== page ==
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Green living expert, author, and TV personality, Sara Snow, explains the USDA organic seal and why "natural" is not organic.

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Higher Pollinator Biodiversity in Organic Farms

Jun 10, 2014
Photo Credit: Bob Peterson

Photo Credit: Bob Peterson

Several studies have shown that organic farming is beneficial for bees, but a recent study published in Animal Conservation takes a new perspective on ways that organic farming contributes to pollinator health. The study looked at the interaction between plants and pollinators, to see if insect-flower interactions were higher on organic farms. Specifically, they looked at the number of visits pollinators made to flowers in organic vineyards compared with conventional vineyards. They found that organically managed vineyards had significantly higher numbers of interactions between pollinators and flowers than those managed conventionally. The increased abundance of flowering plants growing in organic farms contributed to this finding. This study shows that organic farming will be critical for maintaining pollinator biodiversity in the future. The study authors conclude that “Our results support the importance of less-intensive farming for promoting biodiversity. Approaches such as organic farming are especially beneficial for important interaction networks that drive the process of maintaining biodiversity.”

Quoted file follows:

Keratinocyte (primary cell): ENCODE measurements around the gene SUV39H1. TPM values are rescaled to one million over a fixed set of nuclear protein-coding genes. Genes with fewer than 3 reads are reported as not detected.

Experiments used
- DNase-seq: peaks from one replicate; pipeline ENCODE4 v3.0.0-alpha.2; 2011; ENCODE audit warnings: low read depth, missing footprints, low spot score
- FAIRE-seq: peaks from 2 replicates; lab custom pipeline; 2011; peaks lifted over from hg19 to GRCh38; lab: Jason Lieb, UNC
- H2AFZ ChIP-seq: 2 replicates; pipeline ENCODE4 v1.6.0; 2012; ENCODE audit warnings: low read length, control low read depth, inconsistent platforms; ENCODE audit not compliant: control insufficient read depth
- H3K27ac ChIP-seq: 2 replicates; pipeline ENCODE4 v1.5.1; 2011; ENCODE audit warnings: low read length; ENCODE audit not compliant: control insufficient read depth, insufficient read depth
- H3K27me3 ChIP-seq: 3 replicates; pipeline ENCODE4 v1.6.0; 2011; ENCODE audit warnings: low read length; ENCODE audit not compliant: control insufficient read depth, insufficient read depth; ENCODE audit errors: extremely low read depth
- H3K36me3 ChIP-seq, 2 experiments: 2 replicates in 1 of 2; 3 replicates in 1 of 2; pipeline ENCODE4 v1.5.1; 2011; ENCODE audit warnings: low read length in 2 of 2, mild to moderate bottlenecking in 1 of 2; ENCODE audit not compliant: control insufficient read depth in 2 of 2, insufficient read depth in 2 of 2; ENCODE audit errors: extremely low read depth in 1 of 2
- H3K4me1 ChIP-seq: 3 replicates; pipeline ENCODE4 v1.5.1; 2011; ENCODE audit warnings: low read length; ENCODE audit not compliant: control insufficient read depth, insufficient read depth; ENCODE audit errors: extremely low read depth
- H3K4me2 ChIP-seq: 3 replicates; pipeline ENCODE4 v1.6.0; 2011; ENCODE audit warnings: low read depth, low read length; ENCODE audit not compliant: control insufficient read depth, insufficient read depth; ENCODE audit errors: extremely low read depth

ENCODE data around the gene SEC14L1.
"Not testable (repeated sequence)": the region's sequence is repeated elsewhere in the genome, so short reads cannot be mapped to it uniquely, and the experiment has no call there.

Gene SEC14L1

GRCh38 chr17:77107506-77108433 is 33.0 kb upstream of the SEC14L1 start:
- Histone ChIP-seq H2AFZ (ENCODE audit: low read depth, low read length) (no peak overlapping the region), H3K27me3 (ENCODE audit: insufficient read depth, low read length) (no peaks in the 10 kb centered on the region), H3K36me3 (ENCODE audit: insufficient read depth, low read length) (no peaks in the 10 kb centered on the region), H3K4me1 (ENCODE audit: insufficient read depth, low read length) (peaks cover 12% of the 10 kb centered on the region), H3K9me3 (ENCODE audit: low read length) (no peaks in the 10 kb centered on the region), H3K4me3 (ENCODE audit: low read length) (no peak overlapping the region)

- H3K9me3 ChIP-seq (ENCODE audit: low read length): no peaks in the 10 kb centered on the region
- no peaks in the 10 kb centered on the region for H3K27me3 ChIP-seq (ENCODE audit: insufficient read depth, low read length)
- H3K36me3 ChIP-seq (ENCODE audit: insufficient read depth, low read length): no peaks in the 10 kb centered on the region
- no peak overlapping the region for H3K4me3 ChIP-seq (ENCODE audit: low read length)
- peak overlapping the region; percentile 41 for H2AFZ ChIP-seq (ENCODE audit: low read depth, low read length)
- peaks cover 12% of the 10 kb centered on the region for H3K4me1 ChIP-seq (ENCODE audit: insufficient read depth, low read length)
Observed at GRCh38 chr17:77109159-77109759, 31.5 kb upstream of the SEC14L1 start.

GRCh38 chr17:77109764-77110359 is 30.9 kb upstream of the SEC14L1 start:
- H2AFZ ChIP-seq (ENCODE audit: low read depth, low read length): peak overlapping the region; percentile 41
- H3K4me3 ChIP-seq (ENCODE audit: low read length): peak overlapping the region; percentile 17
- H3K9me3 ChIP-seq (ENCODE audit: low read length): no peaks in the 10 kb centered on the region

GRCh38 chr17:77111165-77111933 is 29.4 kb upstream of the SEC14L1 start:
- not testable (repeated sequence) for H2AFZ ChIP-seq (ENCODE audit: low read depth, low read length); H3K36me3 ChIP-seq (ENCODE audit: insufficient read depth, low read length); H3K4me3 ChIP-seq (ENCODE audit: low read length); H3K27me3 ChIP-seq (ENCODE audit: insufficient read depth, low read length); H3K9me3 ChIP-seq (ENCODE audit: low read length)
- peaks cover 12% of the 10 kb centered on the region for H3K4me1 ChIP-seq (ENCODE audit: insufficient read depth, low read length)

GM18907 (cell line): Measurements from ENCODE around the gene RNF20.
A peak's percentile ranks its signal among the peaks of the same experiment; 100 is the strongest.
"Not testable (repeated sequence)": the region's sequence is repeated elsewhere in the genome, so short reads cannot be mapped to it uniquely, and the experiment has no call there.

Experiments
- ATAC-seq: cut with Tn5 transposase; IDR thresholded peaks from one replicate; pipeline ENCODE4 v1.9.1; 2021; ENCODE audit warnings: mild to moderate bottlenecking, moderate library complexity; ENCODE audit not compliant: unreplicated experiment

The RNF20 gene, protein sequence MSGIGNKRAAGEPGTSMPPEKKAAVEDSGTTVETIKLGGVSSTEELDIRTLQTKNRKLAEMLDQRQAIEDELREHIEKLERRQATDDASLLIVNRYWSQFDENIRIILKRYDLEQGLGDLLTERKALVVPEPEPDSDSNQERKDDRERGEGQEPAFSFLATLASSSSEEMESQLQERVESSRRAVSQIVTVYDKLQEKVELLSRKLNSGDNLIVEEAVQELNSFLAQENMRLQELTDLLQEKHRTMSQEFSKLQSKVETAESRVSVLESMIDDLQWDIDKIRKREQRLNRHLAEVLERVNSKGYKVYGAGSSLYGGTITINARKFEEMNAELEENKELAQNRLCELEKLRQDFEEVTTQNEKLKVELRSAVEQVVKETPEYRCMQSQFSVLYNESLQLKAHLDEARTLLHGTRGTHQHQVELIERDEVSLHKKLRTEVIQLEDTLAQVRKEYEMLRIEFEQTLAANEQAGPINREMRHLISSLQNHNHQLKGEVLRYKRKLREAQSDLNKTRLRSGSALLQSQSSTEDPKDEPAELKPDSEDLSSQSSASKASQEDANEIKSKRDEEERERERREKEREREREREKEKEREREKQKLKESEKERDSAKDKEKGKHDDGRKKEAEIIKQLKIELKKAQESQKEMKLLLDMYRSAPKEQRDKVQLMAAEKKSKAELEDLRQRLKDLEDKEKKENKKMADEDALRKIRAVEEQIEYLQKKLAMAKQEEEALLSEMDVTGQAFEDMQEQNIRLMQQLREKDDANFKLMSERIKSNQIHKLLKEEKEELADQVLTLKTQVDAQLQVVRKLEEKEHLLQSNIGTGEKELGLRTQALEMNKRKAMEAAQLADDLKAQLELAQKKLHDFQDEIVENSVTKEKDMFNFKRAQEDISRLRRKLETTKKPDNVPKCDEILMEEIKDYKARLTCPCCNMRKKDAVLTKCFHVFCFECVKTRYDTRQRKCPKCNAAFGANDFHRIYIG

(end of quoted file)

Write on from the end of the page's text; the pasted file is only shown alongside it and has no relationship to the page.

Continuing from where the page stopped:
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One Response to “Higher Pollinator Biodiversity in Organic Farms”

  1. Yeira Guevara says:

    Just love the organic life…